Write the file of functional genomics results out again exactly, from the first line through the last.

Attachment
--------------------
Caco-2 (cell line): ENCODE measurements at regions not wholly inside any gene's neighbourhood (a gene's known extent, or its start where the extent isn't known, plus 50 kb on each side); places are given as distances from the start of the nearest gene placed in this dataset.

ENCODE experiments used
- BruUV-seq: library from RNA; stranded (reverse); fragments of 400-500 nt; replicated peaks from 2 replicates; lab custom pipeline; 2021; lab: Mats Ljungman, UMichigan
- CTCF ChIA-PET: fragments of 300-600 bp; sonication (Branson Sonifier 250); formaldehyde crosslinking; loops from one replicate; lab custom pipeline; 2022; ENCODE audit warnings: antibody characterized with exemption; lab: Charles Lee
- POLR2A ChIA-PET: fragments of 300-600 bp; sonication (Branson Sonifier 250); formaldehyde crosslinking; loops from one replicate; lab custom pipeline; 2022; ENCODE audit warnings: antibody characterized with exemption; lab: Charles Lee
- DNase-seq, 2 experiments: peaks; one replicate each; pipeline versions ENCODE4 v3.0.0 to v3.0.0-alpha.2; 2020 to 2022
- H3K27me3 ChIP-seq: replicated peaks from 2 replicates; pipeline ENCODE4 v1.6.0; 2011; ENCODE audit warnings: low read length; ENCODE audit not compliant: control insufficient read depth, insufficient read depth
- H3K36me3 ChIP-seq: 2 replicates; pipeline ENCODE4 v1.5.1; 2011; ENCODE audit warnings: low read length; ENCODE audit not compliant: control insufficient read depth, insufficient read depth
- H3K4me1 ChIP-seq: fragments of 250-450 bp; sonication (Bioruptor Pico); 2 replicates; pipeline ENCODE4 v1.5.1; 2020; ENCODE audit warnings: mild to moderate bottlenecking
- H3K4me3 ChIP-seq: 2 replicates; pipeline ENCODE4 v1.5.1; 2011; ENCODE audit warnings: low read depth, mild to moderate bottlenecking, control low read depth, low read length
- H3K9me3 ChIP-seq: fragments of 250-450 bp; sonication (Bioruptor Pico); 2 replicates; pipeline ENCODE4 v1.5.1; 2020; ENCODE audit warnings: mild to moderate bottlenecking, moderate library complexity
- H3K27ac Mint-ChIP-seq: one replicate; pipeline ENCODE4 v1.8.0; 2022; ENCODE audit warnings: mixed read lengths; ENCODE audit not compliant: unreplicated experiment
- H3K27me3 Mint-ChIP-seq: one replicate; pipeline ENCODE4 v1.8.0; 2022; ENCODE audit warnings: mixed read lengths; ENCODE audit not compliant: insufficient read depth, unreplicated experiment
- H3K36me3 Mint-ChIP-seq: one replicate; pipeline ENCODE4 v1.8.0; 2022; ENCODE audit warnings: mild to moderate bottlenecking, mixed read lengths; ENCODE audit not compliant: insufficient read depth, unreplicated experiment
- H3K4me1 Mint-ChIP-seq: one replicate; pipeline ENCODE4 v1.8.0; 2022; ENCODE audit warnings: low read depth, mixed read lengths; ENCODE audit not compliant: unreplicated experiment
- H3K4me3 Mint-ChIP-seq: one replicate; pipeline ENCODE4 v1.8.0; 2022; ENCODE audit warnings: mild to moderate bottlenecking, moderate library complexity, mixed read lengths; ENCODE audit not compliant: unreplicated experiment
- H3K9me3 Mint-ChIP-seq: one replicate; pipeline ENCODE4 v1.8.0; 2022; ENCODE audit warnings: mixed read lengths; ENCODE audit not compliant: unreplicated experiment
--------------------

Caco-2 (cell line): ENCODE measurements at regions not wholly inside any gene's neighbourhood (a gene's known extent, or its start where the extent isn't known, plus 50 kb on each side); places are given as distances from the start of the nearest gene placed in this dataset.

ENCODE experiments used
- BruUV-seq: library from RNA; stranded (reverse); fragments of 400-500 nt; replicated peaks from 2 replicates; lab custom pipeline; 2021; lab: Mats Ljungman, UMichigan
- CTCF ChIA-PET: fragments of 300-600 bp; sonication (Branson Sonifier 250); formaldehyde crosslinking; loops from one replicate; lab custom pipeline; 2022; ENCODE audit warnings: antibody characterized with exemption; lab: Charles Lee
- POLR2A ChIA-PET: fragments of 300-600 bp; sonication (Branson Sonifier 250); formaldehyde crosslinking; loops from one replicate; lab custom pipeline; 2022; ENCODE audit warnings: antibody characterized with exemption; lab: Charles Lee
- DNase-seq, 2 experiments: peaks; one replicate each; pipeline versions ENCODE4 v3.0.0 to v3.0.0-alpha.2; 2020 to 2022
- H3K27me3 ChIP-seq: replicated peaks from 2 replicates; pipeline ENCODE4 v1.6.0; 2011; ENCODE audit warnings: low read length; ENCODE audit not compliant: control insufficient read depth, insufficient read depth
- H3K36me3 ChIP-seq: 2 replicates; pipeline ENCODE4 v1.5.1; 2011; ENCODE audit warnings: low read length; ENCODE audit not compliant: control insufficient read depth, insufficient read depth
- H3K4me1 ChIP-seq: fragments of 250-450 bp; sonication (Bioruptor Pico); 2 replicates; pipeline ENCODE4 v1.5.1; 2020; ENCODE audit warnings: mild to moderate bottlenecking
- H3K4me3 ChIP-seq: 2 replicates; pipeline ENCODE4 v1.5.1; 2011; ENCODE audit warnings: low read depth, mild to moderate bottlenecking, control low read depth, low read length
- H3K9me3 ChIP-seq: fragments of 250-450 bp; sonication (Bioruptor Pico); 2 replicates; pipeline ENCODE4 v1.5.1; 2020; ENCODE audit warnings: mild to moderate bottlenecking, moderate library complexity
- H3K27ac Mint-ChIP-seq: one replicate; pipeline ENCODE4 v1.8.0; 2022; ENCODE audit warnings: mixed read lengths; ENCODE audit not compliant: unreplicated experiment
- H3K27me3 Mint-ChIP-seq: one replicate; pipeline ENCODE4 v1.8.0; 2022; ENCODE audit warnings: mixed read lengths; ENCODE audit not compliant: insufficient read depth, unreplicated experiment
- H3K36me3 Mint-ChIP-seq: one replicate; pipeline ENCODE4 v1.8.0; 2022; ENCODE audit warnings: mild to moderate bottlenecking, mixed read lengths; ENCODE audit not compliant: insufficient read depth, unreplicated experiment
- H3K4me1 Mint-ChIP-seq: one replicate; pipeline ENCODE4 v1.8.0; 2022; ENCODE audit warnings: low read depth, mixed read lengths; ENCODE audit not compliant: unreplicated experiment
- H3K4me3 Mint-ChIP-seq: one replicate; pipeline ENCODE4 v1.8.0; 2022; ENCODE audit warnings: mild to moderate bottlenecking, moderate library complexity, mixed read lengths; ENCODE audit not compliant: unreplicated experiment
- H3K9me3 Mint-ChIP-seq: one replicate; pipeline ENCODE4 v1.8.0; 2022; ENCODE audit warnings: mixed read lengths; ENCODE audit not compliant: unreplicated experiment